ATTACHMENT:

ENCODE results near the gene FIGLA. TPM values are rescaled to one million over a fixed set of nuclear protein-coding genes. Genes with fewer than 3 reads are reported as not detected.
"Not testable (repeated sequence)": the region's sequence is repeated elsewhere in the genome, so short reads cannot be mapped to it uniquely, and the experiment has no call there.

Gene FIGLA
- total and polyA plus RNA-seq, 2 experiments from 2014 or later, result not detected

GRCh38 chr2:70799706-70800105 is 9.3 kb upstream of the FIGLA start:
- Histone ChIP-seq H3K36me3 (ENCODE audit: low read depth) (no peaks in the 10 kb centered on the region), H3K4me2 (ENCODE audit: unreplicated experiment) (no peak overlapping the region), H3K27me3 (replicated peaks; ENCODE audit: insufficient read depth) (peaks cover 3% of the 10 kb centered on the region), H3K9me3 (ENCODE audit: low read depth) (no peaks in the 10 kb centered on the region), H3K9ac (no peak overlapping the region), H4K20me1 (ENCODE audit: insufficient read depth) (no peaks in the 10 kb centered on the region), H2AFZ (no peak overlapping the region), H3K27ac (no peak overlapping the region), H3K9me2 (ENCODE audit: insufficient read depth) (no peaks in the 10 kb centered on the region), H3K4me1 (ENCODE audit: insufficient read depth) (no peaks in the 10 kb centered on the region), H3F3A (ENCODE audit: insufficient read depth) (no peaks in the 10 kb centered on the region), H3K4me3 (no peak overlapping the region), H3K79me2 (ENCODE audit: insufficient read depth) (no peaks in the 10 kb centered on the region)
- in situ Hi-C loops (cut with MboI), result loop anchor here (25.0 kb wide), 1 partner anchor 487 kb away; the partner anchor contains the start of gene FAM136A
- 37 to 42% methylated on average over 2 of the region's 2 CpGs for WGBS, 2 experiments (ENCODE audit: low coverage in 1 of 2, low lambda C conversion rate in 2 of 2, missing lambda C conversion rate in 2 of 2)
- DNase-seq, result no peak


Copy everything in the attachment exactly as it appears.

ENCODE results near the gene FIGLA. TPM values are rescaled to one million over a fixed set of nuclear protein-coding genes. Genes with fewer than 3 reads are reported as not detected.
"Not testable (repeated sequence)": the region's sequence is repeated elsewhere in the genome, so short reads cannot be mapped to it uniquely, and the experiment has no call there.

Gene FIGLA
- total and polyA plus RNA-seq, 2 experiments from 2014 or later, result not detected

GRCh38 chr2:70799706-70800105 is 9.3 kb upstream of the FIGLA start:
- Histone ChIP-seq H3K36me3 (ENCODE audit: low read depth) (no peaks in the 10 kb centered on the region), H3K4me2 (ENCODE audit: unreplicated experiment) (no peak overlapping the region), H3K27me3 (replicated peaks; ENCODE audit: insufficient read depth) (peaks cover 3% of the 10 kb centered on the region), H3K9me3 (ENCODE audit: low read depth) (no peaks in the 10 kb centered on the region), H3K9ac (no peak overlapping the region), H4K20me1 (ENCODE audit: insufficient read depth) (no peaks in the 10 kb centered on the region), H2AFZ (no peak overlapping the region), H3K27ac (no peak overlapping the region), H3K9me2 (ENCODE audit: insufficient read depth) (no peaks in the 10 kb centered on the region), H3K4me1 (ENCODE audit: insufficient read depth) (no peaks in the 10 kb centered on the region), H3F3A (ENCODE audit: insufficient read depth) (no peaks in the 10 kb centered on the region), H3K4me3 (no peak overlapping the region), H3K79me2 (ENCODE audit: insufficient read depth) (no peaks in the 10 kb centered on the region)
- in situ Hi-C loops (cut with MboI), result loop anchor here (25.0 kb wide), 1 partner anchor 487 kb away; the partner anchor contains the start of gene FAM136A
- 37 to 42% methylated on average over 2 of the region's 2 CpGs for WGBS, 2 experiments (ENCODE audit: low coverage in 1 of 2, low lambda C conversion rate in 2 of 2, missing lambda C conversion rate in 2 of 2)
- DNase-seq, result no peak